Boxing: Holligan awaits the 'Superstar' treatment: An unfancied British challenger squares up to his idol tonight. Jonathan Rendall reports from Mexico City

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The Independent Online
ANDREW HOLLIGAN, of Liverpool, faces one of the most daunting challenges of any British boxer in history when he meets the great Julio Cesar Chavez, Mexico's triple world champion, for his World Boxing Council light welterweight crown in the ring in Puebla tonight.

Although Chavez, 30, had some of the sheen knocked off his reputation in his last title contest, when he could only scramble a fortunate draw with the American Purnell Whitaker, he still holds the most formidable record in boxing of 88 wins from 89 bouts.

Holligan, 25, has won 21 consecutive fights and holds the British and Commonwealth titles, but is an unknown on the world stage and is rated a 100-1 outsider by the local bookmakers.

If the Liverpudlian were to beat Chavez it would rank as one of the biggest upsets of all time. The match has been compared to John H Stracey's 1975 challenge in the Mexico City bull ring to another Mexican folk hero, the transplanted Cuban Jose 'Mantequilla' Napoles; a match Stracey won against similarly huge odds after climbing up from a first round knockdown. But if anything Holligan's task is the harder. Napoles had taken a beating from the middleweight champion Carlos Monzon, and was suspected to be living on borrowed time.

Chavez's poor showing against Whitaker has been put down by most to a clash of styles - the American is an elusive, befuddling southpaw - rather than taken as evidence of terminal slippage in 'El Gran Campeon'. Nor will Chavez have to go looking for Holligan, as he did Whitaker. The Briton is a pressure fighter like the champion. Indeed Holligan admits that Chavez is one of his idols and that to an extent he has modelled his style on that of the man who describes himself as 'J C Superstar'.

Of that there is no doubt. Chavez is Mexico's biggest sporting draw card. Thousands turn up just to watch him train and earlier this year he attracted a record crowd of more than 135,000 to the Aztec stadium capital for a defence against the American Greg Haugen.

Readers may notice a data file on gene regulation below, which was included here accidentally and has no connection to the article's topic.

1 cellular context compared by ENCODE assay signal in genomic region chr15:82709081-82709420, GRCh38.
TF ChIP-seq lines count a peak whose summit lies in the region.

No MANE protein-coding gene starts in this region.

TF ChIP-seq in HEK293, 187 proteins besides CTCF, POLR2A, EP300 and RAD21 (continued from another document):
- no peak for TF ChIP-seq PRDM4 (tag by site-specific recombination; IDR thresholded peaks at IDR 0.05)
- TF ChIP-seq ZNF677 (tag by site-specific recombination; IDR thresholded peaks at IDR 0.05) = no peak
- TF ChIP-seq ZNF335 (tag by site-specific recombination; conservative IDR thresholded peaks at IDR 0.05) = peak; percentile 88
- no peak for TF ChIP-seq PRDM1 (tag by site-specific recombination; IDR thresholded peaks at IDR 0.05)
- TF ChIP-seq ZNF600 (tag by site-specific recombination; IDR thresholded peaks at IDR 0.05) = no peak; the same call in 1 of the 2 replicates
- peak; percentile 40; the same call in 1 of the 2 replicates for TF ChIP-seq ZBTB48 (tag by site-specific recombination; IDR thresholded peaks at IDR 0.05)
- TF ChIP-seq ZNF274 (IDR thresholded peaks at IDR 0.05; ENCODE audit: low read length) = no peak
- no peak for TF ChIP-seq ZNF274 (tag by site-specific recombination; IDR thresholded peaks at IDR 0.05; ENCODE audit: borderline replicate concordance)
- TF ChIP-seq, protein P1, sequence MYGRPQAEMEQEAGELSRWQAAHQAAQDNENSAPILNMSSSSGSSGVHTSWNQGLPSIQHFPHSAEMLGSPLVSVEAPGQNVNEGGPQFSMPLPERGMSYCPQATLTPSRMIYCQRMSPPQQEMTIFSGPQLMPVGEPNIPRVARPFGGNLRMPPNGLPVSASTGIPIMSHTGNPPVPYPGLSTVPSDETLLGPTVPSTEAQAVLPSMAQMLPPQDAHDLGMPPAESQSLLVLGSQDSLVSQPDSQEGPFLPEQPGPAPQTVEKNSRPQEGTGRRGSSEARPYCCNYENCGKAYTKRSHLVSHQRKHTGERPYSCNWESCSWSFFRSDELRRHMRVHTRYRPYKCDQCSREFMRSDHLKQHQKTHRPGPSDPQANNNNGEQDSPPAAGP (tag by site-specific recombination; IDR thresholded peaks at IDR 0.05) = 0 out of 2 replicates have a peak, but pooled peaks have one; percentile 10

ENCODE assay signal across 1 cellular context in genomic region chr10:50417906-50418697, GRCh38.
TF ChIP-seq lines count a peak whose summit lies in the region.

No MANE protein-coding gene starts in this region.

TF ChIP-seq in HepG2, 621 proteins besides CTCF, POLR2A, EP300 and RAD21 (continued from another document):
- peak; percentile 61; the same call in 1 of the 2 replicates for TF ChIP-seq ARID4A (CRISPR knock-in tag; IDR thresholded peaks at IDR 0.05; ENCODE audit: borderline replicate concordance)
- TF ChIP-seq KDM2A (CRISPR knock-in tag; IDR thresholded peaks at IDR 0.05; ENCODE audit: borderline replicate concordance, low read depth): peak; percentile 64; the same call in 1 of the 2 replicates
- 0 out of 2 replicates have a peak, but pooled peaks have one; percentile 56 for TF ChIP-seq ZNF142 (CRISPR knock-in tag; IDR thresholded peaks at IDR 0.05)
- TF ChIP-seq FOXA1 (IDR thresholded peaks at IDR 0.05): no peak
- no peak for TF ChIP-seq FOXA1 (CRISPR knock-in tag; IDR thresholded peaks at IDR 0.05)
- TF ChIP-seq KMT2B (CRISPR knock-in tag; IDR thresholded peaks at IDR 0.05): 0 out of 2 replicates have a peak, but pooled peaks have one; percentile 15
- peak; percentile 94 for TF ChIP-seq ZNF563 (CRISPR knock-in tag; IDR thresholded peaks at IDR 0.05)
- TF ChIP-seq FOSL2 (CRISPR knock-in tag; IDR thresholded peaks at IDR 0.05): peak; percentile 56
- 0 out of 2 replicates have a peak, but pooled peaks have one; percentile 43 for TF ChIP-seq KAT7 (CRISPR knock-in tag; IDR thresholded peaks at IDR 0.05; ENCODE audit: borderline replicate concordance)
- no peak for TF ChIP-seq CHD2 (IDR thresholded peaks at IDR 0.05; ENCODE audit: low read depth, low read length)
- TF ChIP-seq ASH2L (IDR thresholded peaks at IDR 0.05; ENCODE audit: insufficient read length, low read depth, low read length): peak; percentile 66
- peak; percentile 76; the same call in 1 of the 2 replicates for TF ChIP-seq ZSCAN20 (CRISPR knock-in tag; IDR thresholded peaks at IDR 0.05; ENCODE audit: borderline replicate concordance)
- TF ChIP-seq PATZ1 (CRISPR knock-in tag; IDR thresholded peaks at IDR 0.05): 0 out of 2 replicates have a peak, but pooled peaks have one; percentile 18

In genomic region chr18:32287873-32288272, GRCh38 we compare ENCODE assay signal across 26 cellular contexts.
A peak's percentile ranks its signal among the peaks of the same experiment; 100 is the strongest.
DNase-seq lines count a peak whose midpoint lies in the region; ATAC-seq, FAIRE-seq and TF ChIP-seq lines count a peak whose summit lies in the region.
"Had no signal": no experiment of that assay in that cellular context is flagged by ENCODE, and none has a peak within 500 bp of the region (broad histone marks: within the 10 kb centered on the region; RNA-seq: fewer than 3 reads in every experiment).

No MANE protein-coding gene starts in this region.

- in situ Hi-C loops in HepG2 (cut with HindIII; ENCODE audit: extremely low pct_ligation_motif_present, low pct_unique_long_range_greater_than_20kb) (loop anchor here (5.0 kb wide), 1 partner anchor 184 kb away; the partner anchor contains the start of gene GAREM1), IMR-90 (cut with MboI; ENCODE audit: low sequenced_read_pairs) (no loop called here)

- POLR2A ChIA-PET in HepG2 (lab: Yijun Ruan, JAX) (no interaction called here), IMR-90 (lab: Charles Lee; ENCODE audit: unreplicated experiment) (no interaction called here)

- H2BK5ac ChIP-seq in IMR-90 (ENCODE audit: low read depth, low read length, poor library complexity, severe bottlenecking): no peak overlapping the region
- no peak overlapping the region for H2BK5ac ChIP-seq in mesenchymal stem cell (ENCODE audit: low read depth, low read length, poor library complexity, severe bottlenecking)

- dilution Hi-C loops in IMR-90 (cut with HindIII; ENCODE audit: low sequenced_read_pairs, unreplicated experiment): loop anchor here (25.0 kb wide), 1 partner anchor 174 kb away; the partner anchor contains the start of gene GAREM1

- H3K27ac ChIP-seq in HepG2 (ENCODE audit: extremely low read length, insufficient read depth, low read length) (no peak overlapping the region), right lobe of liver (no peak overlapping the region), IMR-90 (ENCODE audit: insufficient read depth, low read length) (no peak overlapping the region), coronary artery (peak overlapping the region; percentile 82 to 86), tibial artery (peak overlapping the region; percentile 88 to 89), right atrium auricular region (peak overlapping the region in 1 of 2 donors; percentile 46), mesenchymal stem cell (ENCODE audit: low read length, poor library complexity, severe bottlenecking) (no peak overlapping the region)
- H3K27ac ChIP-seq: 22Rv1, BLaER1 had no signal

Around 70,000 are expected in Puebla, an industrial city 100 miles east of Mexico City with a bloody history of repelling Europeans, including the French in 1862 in a battle commemorated in virtually every Mexico city in the form of a street named 'May 5th'. What is less commemorated is the fact that the French took Puebla back a year later, so at least Holligan knows it can be done.

The challenger will receive pounds 100,000 for the fight, with Chavez reported to be earning in excess of dollars 1m. Holligan's chances are regarded with barely concealed contempt by the Chavez camp and local experts, most of whom predict an early knockout. Chavez and his promoter, Don King, have already signed for a lucrative series of title bouts in Las Vegas next year.

It was King's close relationship with Frank Warren, Holligan's British promoter, that enabled the match to be made. According to Warren, Holligan did not have to be persuaded to accept it. 'He told me he fancied it,' Warren said. However, others have questioned the wisdom accepting the fight instead of an easier, if less lucrative, European title match, since Holligan is still young.

As one fight insider, who knows Holligan, said: 'I know that when Andy went over to Mexico he genuinely believed he could do it. But when he gets in the ring and sees the crowd and hositility, and when Chavez comes in, he'll never have experienced anything like it. That's when he'll know if he fancies it.'

Holligan and his Liverpudlian trainer, Chris Moorcroft, came to Mexico City three weeks ago to acclimatise, only travelling to Puebla two days before the fight. Although Holligan is brave and has certain statistical advantages such as youth, reach and perhaps even raw strength, there is no escaping the conclusion that the final part of his long journey is likely to be painful in the extreme.

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